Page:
I have a situation where I’m trying to produce a constant or sustained data rate out the USB Host port. With the G120 idle I can achieve ~30KB/s which is OK, but I’m having a bit of trouble completely isolating the write function so that the data rate doesn’t slow down or stop while other operations take place. For example, if TCP data flows into a socket while data is going out the USB host port the rate slows way down or stops for a period of time which is not totally unexpected.
To give you an idea the volume and frequency of USB data I am sending: ~50kb of data every ~2 seconds. Ideally the data rate stays above 50KB/s.
Would it be conceivable/advisable to write a USB Host in RLP to send the data? I found some examples from NXP for mass storage that I might be able to use to get started. The thinking is that sending the data out the USB port in RLP would halt .NET so I would have exclusive access to the port and a more reliable data rate.
You may be wondering why the heck it’s important to have a constant rate of data, well the reason is I’m streaming rasterized image data to a thermal printing device and as the data enters the printer’s small buffer it dumps the bitmap data directly to paper. If the data rate slows or stops the printing can become choppy while it waits for more data and quality suffers.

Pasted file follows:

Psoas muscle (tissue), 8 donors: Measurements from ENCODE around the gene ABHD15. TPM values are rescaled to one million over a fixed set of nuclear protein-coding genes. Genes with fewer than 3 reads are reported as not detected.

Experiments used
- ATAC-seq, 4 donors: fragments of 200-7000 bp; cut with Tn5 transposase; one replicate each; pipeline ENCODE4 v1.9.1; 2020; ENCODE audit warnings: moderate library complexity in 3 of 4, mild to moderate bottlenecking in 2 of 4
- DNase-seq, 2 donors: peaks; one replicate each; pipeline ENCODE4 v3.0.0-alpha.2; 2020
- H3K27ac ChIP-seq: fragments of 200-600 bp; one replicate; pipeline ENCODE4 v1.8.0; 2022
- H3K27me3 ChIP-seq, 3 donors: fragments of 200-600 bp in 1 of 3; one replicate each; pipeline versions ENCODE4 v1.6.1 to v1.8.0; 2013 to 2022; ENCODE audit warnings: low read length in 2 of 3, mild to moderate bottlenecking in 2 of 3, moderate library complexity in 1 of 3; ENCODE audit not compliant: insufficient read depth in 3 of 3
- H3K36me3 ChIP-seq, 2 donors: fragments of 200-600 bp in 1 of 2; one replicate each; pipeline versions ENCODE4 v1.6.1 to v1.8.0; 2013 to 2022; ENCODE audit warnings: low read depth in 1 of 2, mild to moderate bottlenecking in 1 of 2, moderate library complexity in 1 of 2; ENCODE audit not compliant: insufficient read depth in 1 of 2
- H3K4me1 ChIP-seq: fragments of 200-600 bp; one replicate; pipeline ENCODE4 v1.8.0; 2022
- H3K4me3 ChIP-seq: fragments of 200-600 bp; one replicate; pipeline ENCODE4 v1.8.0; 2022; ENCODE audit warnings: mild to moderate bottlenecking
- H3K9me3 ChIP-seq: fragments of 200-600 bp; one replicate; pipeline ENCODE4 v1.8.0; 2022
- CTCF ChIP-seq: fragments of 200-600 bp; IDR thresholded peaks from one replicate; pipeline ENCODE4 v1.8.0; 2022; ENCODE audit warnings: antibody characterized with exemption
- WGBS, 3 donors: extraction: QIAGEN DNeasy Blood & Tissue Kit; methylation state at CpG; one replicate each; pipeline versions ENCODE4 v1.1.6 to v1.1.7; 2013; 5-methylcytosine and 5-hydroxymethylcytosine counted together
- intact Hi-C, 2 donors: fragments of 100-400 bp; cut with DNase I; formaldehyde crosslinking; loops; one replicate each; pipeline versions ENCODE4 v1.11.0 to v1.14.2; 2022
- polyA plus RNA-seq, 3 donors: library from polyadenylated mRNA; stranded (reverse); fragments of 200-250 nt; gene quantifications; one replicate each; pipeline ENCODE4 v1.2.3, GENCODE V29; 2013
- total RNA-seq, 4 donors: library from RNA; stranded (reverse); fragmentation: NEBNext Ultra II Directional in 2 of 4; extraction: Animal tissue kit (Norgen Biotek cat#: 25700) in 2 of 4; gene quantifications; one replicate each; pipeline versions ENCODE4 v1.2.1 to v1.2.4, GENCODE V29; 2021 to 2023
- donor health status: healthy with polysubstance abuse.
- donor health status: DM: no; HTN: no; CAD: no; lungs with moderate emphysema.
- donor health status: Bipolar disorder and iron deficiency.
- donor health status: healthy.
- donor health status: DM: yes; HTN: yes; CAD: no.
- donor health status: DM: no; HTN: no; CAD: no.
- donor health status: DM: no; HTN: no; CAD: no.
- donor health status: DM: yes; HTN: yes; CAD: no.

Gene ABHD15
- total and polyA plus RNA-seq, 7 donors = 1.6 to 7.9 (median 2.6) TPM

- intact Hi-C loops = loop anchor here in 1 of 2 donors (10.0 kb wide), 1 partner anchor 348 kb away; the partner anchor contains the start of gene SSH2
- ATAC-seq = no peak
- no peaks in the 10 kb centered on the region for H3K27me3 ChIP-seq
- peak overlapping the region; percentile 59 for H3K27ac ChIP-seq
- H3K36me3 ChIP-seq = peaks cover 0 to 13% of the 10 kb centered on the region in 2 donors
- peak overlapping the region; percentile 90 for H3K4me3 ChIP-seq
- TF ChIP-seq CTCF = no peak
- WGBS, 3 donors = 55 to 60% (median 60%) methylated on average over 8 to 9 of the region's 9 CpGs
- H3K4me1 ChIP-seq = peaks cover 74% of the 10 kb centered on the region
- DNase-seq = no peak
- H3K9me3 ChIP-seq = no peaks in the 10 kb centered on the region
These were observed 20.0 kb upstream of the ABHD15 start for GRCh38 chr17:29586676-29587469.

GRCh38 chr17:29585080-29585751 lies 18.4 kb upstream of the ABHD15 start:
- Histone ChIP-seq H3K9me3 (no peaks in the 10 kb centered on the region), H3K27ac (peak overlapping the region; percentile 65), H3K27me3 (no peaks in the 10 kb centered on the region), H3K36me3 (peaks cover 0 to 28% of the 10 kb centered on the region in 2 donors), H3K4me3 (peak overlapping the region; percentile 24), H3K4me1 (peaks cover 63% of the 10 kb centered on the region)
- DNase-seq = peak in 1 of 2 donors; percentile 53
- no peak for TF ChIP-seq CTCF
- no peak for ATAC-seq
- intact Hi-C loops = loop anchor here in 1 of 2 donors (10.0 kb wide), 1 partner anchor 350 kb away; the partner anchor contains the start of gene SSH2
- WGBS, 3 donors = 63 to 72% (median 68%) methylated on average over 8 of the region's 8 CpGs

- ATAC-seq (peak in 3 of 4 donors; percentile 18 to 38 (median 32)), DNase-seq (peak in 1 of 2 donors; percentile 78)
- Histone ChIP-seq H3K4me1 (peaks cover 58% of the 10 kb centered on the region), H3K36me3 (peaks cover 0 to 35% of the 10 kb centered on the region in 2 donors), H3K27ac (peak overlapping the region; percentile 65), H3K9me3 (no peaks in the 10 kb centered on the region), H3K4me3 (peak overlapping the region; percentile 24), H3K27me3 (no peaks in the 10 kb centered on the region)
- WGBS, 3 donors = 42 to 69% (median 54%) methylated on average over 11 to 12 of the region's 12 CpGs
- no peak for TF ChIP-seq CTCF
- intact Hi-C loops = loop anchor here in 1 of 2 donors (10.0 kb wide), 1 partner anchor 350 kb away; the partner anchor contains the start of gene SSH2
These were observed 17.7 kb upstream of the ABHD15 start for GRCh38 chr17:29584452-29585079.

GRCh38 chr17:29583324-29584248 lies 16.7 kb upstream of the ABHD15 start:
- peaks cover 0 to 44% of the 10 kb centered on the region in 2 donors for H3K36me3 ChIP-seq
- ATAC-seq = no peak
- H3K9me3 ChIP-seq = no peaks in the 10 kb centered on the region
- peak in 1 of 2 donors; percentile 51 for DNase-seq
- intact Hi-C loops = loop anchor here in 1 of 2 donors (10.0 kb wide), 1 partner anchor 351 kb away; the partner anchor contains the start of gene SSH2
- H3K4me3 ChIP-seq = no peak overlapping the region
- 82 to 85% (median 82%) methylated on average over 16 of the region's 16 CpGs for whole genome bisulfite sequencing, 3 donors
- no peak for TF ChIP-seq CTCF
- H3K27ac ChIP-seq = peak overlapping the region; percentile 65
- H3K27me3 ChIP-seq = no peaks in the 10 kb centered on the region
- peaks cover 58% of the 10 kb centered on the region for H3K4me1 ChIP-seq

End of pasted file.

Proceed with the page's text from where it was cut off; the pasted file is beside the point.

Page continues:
@ andre.m - This is just one of many functions of the overall application and I agree that if this was all I was doing then I’d take a different approach.
It actually works quite well as it is, but I have to jump through some hoops to make sure the G120 is idle before I start sending data. I guess the real question is if there are any fundamental reasons RLP can’t be used to create a USB Host.
@ Superpanda - It is certainly possible to get a faster speed through RLP, if a USB driver would even work there. That’s not a scenario directly supported by us and it could interact in unintended ways with our firmware. If you block in RLP long enough, it is possible you can lose data in other areas of your application, like networking. NETMF is not designed for real time needs like this.
If I had to take a guess at what @ Gus was alluding to, it would probably be that today multi-threading is implemented by the NETMF interpreter which switches contexts only within the interpreter vs., preemptively performing context switches of native code ie. switch contexts regardless of whether the current execution context is running managed or native code.
I don’t know much about the plans for AOT but I guess this would use preemptive multi-threading that would preempt your native RLP code. Of course with AOT the scenarios requiring RLP should be fewer, but I could still see a few use cases that would benefit from RLP.
I would imagine that the AOT code might even run on top of a embedded OS, given the current direction, maybe even a CMSIS compliant embedded OS. But that is all uneducated speculation on my part as I have not even looked at what MS is doing with AOT other than knowing they are looking at using LLVM… So don’t quote me on any of the above